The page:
A variety of cellular processes rely on G-proteins, which cycle through active GTP-bound and inactive GDP-bound forms. The switch between these states is commonly regulated by GEFs (guanine-nucleotide-exchange factors) and GAPs (GTPase-activating proteins). Although G-proteins have structural similarity, GEFs are very diverse proteins. A complex example of this system is seen in eukaryotic translation initiation between eIF (eukaryotic initiation factor) 2, a G-protein, its five-subunit GEF, eIF2B, and its GAP, eIF5. eIF2 delivers Met-tRNAi (initiator methionyl-tRNA) to the 40S ribosomal subunit before mRNA binding. Upon AUG recognition, eIF2 hydrolyses GTP, aided by eIF5. eIF2B then re-activates eIF2 by removing GDP, thereby promoting association of GTP. In the present article, we review data from studies of representative G-protein–GEF pairs and compare these with observations from our research on eIF2 and eIF2B to propose a model for how interactions between eIF2B and eIF2 promote guanine nucleotide exchange.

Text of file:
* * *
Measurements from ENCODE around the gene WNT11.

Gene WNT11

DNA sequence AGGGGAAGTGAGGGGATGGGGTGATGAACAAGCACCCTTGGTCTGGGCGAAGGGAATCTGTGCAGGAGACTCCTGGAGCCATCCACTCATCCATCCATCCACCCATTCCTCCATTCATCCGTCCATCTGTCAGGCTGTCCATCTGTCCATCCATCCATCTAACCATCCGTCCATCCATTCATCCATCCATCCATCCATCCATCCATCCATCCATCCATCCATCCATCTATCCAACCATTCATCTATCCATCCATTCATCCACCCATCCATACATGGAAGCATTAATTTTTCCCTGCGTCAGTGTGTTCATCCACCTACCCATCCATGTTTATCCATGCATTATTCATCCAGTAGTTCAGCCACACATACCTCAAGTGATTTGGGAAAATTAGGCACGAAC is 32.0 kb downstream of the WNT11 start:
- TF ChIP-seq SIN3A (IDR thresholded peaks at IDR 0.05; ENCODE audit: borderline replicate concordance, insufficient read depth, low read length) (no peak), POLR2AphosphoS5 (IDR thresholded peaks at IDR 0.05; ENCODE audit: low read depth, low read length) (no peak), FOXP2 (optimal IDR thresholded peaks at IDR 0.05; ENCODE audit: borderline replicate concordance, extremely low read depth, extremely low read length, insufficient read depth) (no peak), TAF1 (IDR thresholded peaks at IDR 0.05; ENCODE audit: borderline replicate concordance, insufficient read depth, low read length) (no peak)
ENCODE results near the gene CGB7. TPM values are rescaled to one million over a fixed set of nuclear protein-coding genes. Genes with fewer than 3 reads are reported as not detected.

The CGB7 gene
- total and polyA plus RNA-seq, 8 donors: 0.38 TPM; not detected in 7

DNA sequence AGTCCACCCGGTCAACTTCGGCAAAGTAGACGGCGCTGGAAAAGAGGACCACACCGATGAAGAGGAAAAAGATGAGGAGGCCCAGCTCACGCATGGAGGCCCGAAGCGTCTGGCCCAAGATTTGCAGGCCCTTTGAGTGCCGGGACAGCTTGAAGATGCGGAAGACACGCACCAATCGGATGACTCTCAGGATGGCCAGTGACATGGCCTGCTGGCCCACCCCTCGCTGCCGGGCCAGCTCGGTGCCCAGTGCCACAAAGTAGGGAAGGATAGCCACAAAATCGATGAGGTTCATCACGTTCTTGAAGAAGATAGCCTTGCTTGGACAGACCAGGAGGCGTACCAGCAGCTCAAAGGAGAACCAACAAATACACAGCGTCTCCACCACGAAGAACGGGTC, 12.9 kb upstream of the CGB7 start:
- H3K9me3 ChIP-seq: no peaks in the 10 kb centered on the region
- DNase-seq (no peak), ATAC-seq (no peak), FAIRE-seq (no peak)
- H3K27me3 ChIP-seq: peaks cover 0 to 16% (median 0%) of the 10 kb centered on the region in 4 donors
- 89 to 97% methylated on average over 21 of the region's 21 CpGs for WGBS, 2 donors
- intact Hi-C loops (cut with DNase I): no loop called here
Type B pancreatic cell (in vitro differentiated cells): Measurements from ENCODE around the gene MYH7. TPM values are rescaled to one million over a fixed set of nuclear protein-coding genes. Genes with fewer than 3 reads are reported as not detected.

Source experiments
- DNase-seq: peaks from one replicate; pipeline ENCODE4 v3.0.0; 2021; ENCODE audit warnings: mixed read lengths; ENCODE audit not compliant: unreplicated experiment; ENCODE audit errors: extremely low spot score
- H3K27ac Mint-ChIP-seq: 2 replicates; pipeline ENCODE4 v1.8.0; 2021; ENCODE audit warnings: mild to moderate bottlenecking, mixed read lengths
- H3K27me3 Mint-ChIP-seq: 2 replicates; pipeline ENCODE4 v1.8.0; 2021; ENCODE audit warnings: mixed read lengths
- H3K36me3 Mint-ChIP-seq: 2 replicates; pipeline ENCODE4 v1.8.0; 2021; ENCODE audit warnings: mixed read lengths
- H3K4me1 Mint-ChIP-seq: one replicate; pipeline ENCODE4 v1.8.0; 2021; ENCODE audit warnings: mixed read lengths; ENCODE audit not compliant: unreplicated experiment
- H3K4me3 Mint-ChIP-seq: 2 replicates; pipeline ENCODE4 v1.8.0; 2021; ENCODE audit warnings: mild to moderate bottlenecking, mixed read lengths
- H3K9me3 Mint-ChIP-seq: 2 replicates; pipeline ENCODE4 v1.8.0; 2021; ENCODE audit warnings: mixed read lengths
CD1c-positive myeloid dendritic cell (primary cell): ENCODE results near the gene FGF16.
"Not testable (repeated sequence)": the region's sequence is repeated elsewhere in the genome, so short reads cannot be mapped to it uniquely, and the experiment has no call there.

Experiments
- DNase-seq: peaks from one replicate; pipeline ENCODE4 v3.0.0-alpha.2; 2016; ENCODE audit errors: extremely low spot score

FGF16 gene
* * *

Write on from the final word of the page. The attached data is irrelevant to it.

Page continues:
Clues to the mechanism of action of eIF2B, the guanine-nucleotide-exchange factor for translation initiation
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Sarah S. Mohammad-Qureshi, Martin D. Jennings, Graham D. Pavitt; Clues to the mechanism of action of eIF2B, the guanine-nucleotide-exchange factor for translation initiation. Biochem Soc Trans 1 August 2008; 36 (4): 658–664. doi: https://doi.org/10.1042/BST0360658
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